US stocks finished the first half of the year with a bang as investors welcomed news that the Eurozone is a step closer to solving its 30-month-long debt crisis. Now for the question: Is this rally strong enough to last for more than a day?
The S&P 500 and the Nasdaq posted their best daily percentage gains since December on Friday after an agreement by European leaders to stabilize the region’s troubled banks, a pact that helped remove some of the uncertainty that has plagued markets.
“That is the major question. Can this fuel a longer-term rally? It can, but only to some degree if, over the weekend and the course of next week, we don't see any major push back or headlines that suggest that this deal is not going to happen,” said Quincy Krosby, a market strategist at Prudential Financial.
“But I don’t think this is a major game changer. I do, however, think that this is really the first time we got a relatively immediate answer to what they (the Euro-zone leaders) are going to do about the issue.”
Under pressure to prevent a catastrophic breakup of their single currency, Eurozone leaders agreed on Friday to let their rescue fund inject aid directly into stricken banks starting next year and intervene in bond markets to support troubled member-states. They also pledged to create a single banking supervisor for Eurozone banks based around the European Central Bank in a landmark first step toward a European banking union that could help shore up struggling member Spain.
Wall Street’s previous reaction to euro-zone bailout packages or other rescue plans had been somewhat muted. Initial gains would quickly disappear by the day’s end as investors realized that there isn’t a quick fix to the region’s problems.
On Friday, it was a different story. The three major US stock indexes jumped 1.5 per cent to two per cent shortly after the opening bell on news of the Eurozone agreement. By the close, stocks ended at session highs with the major indexes up between two per cent and three per cent. The Dow Jones industrial average surged 277.83 points, or 2.20 per cent, to end at 12,880.09. The Standard & Poor’s 500 Index jumped 33.12 points, or 2.49 per cent, to finish at 1,362.16. And the Nasdaq Composite Index shot up 85.56 points, or 3.00 per cent, to close at 2,935.05.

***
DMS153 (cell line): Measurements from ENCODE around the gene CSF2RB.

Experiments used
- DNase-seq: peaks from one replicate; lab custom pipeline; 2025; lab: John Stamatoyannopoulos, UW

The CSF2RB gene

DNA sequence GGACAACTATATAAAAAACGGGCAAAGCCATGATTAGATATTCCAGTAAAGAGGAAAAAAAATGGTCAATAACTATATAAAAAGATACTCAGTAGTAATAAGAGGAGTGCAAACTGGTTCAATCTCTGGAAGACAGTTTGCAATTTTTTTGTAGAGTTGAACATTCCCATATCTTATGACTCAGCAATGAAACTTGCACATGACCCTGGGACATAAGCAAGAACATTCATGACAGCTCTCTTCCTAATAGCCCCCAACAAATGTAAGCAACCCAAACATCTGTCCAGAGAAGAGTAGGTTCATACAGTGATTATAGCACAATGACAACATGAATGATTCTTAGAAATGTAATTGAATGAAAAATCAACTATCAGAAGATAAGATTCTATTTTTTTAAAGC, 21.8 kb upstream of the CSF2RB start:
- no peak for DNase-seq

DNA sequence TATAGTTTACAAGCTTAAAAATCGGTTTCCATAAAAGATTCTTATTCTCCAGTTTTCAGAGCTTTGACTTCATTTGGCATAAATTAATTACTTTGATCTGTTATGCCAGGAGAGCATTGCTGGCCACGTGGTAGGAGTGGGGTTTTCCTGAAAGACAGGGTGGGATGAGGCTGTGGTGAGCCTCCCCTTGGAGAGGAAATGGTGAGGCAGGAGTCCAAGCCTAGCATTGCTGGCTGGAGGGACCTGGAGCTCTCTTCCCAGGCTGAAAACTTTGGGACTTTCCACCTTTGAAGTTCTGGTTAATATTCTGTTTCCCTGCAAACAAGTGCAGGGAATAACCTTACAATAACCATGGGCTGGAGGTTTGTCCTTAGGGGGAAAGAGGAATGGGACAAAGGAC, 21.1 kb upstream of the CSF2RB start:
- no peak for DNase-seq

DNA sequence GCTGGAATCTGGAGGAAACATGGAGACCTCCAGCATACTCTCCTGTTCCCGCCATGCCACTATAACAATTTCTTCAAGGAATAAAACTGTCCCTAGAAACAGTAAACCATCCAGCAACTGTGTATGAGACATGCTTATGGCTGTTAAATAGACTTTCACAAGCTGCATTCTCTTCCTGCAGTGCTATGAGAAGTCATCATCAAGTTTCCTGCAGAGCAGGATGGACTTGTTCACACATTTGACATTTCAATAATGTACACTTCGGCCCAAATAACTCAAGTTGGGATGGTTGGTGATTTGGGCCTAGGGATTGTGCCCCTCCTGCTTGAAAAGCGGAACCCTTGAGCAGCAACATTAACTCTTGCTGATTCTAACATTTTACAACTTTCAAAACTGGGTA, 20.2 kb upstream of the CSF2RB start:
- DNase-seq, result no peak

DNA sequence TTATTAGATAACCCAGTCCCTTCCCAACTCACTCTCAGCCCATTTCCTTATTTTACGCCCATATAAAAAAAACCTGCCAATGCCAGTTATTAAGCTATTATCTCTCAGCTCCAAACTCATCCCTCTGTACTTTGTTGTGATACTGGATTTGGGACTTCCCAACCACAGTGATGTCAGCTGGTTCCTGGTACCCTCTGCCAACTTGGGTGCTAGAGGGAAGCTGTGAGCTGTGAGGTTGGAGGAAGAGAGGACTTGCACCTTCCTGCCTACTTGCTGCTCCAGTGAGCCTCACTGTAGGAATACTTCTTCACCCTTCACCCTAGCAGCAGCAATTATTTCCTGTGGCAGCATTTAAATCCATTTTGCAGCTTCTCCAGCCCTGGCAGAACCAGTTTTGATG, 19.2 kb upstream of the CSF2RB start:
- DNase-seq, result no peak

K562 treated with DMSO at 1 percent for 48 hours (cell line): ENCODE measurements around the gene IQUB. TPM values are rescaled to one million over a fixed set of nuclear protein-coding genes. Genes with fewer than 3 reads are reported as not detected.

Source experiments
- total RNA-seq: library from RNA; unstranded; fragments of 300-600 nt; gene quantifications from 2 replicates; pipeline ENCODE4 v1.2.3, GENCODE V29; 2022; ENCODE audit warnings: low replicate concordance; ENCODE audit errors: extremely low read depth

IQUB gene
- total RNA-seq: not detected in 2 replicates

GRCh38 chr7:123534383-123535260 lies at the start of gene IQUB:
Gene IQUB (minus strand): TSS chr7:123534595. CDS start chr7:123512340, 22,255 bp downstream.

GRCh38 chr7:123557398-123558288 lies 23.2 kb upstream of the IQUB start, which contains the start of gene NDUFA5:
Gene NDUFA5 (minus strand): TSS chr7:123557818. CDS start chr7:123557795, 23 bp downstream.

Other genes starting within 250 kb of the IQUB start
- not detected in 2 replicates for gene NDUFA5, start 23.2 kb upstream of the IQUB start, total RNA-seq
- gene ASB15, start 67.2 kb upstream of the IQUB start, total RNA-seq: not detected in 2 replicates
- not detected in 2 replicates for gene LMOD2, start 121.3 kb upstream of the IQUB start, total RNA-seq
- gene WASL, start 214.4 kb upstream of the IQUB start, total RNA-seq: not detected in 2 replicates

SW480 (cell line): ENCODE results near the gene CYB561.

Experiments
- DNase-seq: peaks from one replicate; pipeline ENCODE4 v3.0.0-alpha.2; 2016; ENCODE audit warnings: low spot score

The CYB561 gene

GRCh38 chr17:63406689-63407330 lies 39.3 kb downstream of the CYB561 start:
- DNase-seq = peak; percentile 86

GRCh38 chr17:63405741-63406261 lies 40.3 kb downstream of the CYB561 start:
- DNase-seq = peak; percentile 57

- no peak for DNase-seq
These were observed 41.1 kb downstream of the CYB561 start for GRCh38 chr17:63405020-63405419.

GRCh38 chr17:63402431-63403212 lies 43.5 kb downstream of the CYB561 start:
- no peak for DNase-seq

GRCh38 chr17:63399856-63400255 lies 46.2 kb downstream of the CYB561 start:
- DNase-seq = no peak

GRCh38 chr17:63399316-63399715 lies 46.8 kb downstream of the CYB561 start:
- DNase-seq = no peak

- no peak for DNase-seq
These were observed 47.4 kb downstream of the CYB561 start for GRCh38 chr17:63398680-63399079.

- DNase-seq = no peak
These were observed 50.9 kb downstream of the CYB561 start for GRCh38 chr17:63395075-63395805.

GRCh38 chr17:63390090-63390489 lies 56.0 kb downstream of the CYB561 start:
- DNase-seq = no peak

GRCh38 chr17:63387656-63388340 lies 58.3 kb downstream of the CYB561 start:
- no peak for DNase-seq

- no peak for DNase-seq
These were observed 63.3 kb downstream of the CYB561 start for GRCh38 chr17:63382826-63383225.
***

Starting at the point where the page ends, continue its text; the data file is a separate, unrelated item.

For the week, the Dow rose 1.9 per cent, the S&P 500 advanced two per cent and the Nasdaq gained 1.5 per cent. For the month, the Dow added 3.9 per cent, the S&P 500 rose four per cent and the Nasdaq climbed 3.8 per cent. But for the second quarter, the Dow dropped 2.5 per cent, the S&P 500 slid 3.3 per cent and the Nasdaq lost 5.1 per cent.
Despite the weak second quarter, the three major US stock indexes wrapped up the first half of the year with decent gains: The Dow was up 5.4 per cent, the S&P 500 was up 8.3 per cent and the Nasdaq was up 12.7 per cent.
Any market reaction to further developments this week could be exaggerated by lighter-than-usual volume. Wall Street trading desks may be more sparsely populated because it will be a short week. The US stock market will be closed on Wednesday, the Fourth of July, in observance of Independence Day.
The market’s focus will shift to the ECB this week as investors wait to see whether it cuts interest rates to complement the measures taken by EU leaders to shore up banks and bring down borrowing costs for Spain and Italy. Most economists expect the ECB to cut borrowing costs on 5 July, at its meeting, which takes place against a darkening economic backdrop.
This week’s data includes the Institute for Supply Management’s US manufacturing index and construction spending today, followed by factory orders and June car sales tomorrow. After Wednesday’s holiday, investors will face a blitz of economic indicators. On Thursday, weekly jobless claims and mortgage data, ADP’s private-sector payrolls report and the ISM’s US services-sector index will be released.
On Friday, the government’s June nonfarm payrolls report will come out. Economists have forecast a gain of 90,000 jobs, with the US unemployment rate holding steady at 8.2 per cent.